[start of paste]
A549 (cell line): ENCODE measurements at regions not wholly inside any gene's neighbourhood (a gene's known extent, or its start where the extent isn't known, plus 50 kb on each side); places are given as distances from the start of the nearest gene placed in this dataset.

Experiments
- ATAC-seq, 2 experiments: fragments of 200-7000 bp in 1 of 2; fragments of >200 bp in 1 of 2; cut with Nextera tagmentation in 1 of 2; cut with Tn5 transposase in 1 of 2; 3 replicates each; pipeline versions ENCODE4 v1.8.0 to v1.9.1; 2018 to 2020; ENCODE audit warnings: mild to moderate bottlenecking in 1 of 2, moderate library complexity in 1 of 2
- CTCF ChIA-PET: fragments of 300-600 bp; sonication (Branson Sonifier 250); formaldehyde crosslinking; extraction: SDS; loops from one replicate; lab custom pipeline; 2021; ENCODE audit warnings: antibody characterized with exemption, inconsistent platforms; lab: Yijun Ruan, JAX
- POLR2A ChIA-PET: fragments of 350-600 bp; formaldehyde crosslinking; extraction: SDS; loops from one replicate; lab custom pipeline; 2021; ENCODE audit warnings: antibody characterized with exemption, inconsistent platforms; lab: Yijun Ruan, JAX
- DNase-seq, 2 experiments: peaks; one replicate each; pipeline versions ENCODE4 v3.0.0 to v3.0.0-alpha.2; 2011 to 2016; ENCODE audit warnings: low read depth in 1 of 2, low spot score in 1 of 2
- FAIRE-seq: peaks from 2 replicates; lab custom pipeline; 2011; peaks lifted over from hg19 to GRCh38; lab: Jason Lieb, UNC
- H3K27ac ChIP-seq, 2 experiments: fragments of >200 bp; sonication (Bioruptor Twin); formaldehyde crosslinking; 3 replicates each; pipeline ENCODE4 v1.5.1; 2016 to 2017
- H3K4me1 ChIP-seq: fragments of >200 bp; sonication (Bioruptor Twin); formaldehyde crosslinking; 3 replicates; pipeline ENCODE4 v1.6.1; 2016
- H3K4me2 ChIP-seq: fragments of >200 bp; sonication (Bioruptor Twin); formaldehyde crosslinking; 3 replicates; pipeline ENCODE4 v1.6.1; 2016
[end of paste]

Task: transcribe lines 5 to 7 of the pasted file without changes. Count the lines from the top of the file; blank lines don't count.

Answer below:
- POLR2A ChIA-PET: fragments of 350-600 bp; formaldehyde crosslinking; extraction: SDS; loops from one replicate; lab custom pipeline; 2021; ENCODE audit warnings: antibody characterized with exemption, inconsistent platforms; lab: Yijun Ruan, JAX
- DNase-seq, 2 experiments: peaks; one replicate each; pipeline versions ENCODE4 v3.0.0 to v3.0.0-alpha.2; 2011 to 2016; ENCODE audit warnings: low read depth in 1 of 2, low spot score in 1 of 2
- FAIRE-seq: peaks from 2 replicates; lab custom pipeline; 2011; peaks lifted over from hg19 to GRCh38; lab: Jason Lieb, UNC